The Miyetti Allah Cattle Breeders Association of Nigeria (MACBAN) has applauded the roll-out of the National Animal Identification and Traceability System (NAITS) in the South-East.
NAITS is aimed at curbing livestock rustling and related criminalities and will assist in identifying and tracking livestock through electronic tags.
The system will also help to identify pastoralists who own livestock and check the use of under-aged children as livestock labourers.
Zonal Chairman of MACBAN in the region, Alhaji Gidado Siddiki, in Enugu yesterday, described the scheme as a problem-solving mechanism that would improve the safety of herders and their cattle in the forests.
Siddiki, who commended the Federal Government for introducing the policy of identifying and tracking livestock from points of birth to slaughter, said that the NAITS was a more advanced method of controlling and monitoring livestock and herders.
He said that the scheme would make for more enhanced sanity in the activities of herdsmen, and limit criminality in the bushes.
The zonal chairman said MACBAN would do its best to facilitate the education of its members in the zone in livestock tracking.
“This scheme points to the disposition of government towards responding to the emergent needs for a carefully structured plan in the business of livestock breeding and movement across Nigeria.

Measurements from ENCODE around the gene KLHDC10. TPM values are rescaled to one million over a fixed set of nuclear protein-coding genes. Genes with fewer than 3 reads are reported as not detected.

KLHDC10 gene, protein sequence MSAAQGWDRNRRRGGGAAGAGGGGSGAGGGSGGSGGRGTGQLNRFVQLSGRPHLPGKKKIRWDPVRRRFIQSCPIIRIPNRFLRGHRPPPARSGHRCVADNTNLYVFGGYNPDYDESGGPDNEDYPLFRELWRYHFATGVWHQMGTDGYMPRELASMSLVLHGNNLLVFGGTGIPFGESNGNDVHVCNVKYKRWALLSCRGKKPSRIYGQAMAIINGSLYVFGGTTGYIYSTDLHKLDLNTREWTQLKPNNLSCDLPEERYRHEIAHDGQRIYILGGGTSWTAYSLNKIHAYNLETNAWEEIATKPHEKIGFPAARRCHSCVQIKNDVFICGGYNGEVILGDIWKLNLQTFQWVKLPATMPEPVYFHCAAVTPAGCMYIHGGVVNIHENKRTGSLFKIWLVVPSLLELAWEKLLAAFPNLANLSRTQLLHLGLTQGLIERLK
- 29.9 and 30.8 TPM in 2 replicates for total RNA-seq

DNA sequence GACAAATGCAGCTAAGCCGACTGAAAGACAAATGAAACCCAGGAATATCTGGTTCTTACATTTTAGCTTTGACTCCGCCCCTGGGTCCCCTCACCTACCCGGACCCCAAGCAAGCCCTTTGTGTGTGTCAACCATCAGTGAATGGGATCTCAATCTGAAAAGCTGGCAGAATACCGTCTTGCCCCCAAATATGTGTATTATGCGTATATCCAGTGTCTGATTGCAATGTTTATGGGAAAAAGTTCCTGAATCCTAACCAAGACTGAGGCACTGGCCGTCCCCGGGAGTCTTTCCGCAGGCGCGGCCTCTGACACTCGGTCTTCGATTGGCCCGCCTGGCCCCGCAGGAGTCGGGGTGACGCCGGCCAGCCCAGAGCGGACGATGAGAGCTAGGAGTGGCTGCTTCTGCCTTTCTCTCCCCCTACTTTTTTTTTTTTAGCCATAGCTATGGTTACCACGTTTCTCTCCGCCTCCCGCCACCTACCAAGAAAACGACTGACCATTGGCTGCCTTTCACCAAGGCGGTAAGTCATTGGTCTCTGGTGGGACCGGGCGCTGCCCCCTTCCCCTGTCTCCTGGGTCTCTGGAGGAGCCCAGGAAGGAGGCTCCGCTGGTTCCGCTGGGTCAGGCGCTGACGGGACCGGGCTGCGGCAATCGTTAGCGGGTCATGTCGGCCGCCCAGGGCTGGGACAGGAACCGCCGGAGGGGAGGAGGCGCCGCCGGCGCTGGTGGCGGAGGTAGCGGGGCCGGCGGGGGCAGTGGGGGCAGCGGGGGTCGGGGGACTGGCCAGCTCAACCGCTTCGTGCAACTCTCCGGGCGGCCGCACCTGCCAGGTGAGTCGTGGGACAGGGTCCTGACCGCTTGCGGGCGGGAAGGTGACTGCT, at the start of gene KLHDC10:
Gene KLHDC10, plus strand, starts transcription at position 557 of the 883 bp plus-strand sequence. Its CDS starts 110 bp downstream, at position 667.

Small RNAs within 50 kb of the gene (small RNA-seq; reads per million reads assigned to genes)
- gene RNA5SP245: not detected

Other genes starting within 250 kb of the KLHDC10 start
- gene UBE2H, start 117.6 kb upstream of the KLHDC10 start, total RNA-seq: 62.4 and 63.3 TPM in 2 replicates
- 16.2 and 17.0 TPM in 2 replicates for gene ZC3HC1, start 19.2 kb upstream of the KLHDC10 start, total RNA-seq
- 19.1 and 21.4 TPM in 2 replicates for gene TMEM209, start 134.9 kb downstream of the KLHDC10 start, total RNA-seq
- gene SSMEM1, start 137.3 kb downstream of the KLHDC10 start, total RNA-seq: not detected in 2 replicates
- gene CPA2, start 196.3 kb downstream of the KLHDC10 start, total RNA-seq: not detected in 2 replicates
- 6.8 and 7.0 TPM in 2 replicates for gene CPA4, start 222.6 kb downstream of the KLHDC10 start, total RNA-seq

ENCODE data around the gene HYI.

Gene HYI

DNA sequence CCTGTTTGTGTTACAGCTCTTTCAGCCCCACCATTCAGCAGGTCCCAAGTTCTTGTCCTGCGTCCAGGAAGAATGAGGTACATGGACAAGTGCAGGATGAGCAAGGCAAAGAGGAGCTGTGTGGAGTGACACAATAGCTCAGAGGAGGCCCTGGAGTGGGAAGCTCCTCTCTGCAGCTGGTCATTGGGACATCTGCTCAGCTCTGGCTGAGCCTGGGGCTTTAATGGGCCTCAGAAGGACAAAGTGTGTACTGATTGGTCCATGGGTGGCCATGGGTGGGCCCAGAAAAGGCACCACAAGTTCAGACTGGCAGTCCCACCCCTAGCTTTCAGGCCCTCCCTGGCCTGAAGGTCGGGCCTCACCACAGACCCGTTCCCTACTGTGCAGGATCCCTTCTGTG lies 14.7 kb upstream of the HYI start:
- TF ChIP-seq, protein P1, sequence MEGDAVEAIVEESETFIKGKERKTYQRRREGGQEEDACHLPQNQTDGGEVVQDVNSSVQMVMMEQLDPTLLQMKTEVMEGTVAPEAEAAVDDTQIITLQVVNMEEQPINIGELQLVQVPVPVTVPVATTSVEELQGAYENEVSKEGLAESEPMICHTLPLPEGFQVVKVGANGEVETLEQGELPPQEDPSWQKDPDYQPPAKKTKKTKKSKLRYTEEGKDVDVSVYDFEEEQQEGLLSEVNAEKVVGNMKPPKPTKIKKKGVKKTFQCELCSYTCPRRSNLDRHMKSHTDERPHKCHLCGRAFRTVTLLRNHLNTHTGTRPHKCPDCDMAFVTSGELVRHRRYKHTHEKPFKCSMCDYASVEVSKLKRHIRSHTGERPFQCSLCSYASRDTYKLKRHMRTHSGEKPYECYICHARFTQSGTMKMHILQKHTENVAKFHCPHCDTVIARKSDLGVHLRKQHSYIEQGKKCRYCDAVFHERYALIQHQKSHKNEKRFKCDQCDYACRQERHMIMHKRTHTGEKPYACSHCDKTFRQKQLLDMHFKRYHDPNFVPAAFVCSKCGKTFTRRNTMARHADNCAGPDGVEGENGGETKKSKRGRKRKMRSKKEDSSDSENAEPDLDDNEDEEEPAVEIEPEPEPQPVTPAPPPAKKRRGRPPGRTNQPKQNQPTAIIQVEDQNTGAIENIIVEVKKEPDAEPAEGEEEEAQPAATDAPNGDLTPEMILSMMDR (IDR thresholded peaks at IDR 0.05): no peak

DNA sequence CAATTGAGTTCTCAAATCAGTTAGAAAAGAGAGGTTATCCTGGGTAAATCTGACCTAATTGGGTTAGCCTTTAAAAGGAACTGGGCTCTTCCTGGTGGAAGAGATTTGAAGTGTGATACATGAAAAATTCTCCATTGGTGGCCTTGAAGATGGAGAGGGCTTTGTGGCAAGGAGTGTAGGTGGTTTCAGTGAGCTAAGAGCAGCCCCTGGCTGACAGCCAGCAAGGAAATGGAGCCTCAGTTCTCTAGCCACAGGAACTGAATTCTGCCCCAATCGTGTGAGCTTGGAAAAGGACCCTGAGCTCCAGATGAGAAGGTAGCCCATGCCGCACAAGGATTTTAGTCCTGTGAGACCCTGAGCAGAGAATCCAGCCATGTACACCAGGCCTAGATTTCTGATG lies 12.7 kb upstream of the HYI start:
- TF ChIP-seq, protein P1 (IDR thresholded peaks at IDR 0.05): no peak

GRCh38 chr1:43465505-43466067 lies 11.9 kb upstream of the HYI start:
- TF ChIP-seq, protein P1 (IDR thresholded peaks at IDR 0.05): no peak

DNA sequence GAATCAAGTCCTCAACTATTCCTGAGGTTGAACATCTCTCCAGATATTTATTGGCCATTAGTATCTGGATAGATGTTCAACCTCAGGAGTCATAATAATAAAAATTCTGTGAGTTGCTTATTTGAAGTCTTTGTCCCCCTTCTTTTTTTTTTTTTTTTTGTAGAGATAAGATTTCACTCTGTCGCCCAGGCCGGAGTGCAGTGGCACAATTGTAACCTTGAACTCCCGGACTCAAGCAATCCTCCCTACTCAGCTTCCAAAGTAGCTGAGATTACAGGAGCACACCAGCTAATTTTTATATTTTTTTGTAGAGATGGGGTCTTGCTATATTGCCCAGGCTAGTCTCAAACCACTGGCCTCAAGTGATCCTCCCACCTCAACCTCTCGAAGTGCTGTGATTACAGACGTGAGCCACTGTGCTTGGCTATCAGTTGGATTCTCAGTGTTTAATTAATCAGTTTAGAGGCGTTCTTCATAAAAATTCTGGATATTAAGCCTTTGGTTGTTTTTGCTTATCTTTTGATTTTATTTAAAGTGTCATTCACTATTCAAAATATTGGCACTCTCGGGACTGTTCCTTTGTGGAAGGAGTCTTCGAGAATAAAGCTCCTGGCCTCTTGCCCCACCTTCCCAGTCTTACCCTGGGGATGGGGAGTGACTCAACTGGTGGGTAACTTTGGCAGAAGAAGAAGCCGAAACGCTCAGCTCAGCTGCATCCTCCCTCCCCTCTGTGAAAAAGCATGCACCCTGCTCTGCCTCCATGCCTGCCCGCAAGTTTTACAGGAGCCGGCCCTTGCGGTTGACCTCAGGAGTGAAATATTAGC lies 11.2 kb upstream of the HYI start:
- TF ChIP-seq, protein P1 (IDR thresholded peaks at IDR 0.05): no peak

“It is very true that herders frequently suffer the loss of their livestock in the hands of marauders in the bushes.
“We appeal for due consideration in terms of logistics to enable us to perform optimally in instructing the herders on the relevance of complying with the scheme,” he said.
Siddiki, however, called for a simple action plan that would make the herders easily understand the scheme, given that they were itinerant and less educated.
He said that MACBAN would wish that the NAITS would slow down the move to ban the traditional system of cattle grazing in Southern Nigeria, adding that MACBAN does not have anything against modernisation.
“However, we implore the authorities to properly work out an economic and orientation structure that will accommodate the transition from traditional to the modern system of cattle breeding.
“We appreciate the governors, traditional rulers, security agencies, and other stakeholders who have contributed toward the relative peace that we find in the course of the cattle business in the South East,” Siddiki further said.